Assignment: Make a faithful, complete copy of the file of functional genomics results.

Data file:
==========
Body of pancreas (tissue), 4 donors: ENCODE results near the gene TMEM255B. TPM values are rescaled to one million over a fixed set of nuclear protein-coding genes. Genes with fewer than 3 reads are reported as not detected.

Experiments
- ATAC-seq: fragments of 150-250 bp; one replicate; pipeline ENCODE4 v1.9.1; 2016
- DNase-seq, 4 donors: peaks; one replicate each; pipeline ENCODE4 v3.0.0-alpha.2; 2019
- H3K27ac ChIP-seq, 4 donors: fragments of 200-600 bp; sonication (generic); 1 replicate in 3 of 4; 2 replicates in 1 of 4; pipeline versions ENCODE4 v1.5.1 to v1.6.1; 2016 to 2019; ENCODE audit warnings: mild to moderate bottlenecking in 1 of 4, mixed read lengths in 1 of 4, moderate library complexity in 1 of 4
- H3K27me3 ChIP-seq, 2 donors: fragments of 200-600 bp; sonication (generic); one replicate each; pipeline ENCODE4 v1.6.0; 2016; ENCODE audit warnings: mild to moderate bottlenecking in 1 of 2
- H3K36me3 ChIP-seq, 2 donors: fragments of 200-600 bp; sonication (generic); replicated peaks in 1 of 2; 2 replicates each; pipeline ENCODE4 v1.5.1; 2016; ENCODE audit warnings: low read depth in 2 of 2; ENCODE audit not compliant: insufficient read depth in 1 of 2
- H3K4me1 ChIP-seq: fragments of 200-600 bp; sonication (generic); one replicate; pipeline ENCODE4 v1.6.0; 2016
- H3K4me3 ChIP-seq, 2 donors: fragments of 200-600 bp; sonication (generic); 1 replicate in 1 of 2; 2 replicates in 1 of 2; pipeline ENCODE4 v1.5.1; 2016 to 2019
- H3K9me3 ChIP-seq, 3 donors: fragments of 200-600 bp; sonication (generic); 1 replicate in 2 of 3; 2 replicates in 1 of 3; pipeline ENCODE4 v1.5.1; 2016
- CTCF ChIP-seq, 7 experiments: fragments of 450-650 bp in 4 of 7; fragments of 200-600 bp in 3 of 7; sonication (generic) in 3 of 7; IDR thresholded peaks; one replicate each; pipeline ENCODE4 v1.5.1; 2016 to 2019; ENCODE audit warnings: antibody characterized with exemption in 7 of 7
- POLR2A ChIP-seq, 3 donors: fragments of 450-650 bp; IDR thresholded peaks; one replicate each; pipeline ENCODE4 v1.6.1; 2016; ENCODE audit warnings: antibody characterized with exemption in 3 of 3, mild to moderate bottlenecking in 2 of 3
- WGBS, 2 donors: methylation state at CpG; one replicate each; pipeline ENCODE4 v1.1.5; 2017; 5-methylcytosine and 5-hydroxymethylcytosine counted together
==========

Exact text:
Body of pancreas (tissue), 4 donors: ENCODE results near the gene TMEM255B. TPM values are rescaled to one million over a fixed set of nuclear protein-coding genes. Genes with fewer than 3 reads are reported as not detected.

Experiments
- ATAC-seq: fragments of 150-250 bp; one replicate; pipeline ENCODE4 v1.9.1; 2016
- DNase-seq, 4 donors: peaks; one replicate each; pipeline ENCODE4 v3.0.0-alpha.2; 2019
- H3K27ac ChIP-seq, 4 donors: fragments of 200-600 bp; sonication (generic); 1 replicate in 3 of 4; 2 replicates in 1 of 4; pipeline versions ENCODE4 v1.5.1 to v1.6.1; 2016 to 2019; ENCODE audit warnings: mild to moderate bottlenecking in 1 of 4, mixed read lengths in 1 of 4, moderate library complexity in 1 of 4
- H3K27me3 ChIP-seq, 2 donors: fragments of 200-600 bp; sonication (generic); one replicate each; pipeline ENCODE4 v1.6.0; 2016; ENCODE audit warnings: mild to moderate bottlenecking in 1 of 2
- H3K36me3 ChIP-seq, 2 donors: fragments of 200-600 bp; sonication (generic); replicated peaks in 1 of 2; 2 replicates each; pipeline ENCODE4 v1.5.1; 2016; ENCODE audit warnings: low read depth in 2 of 2; ENCODE audit not compliant: insufficient read depth in 1 of 2
- H3K4me1 ChIP-seq: fragments of 200-600 bp; sonication (generic); one replicate; pipeline ENCODE4 v1.6.0; 2016
- H3K4me3 ChIP-seq, 2 donors: fragments of 200-600 bp; sonication (generic); 1 replicate in 1 of 2; 2 replicates in 1 of 2; pipeline ENCODE4 v1.5.1; 2016 to 2019
- H3K9me3 ChIP-seq, 3 donors: fragments of 200-600 bp; sonication (generic); 1 replicate in 2 of 3; 2 replicates in 1 of 3; pipeline ENCODE4 v1.5.1; 2016
- CTCF ChIP-seq, 7 experiments: fragments of 450-650 bp in 4 of 7; fragments of 200-600 bp in 3 of 7; sonication (generic) in 3 of 7; IDR thresholded peaks; one replicate each; pipeline ENCODE4 v1.5.1; 2016 to 2019; ENCODE audit warnings: antibody characterized with exemption in 7 of 7
- POLR2A ChIP-seq, 3 donors: fragments of 450-650 bp; IDR thresholded peaks; one replicate each; pipeline ENCODE4 v1.6.1; 2016; ENCODE audit warnings: antibody characterized with exemption in 3 of 3, mild to moderate bottlenecking in 2 of 3
- WGBS, 2 donors: methylation state at CpG; one replicate each; pipeline ENCODE4 v1.1.5; 2017; 5-methylcytosine and 5-hydroxymethylcytosine counted together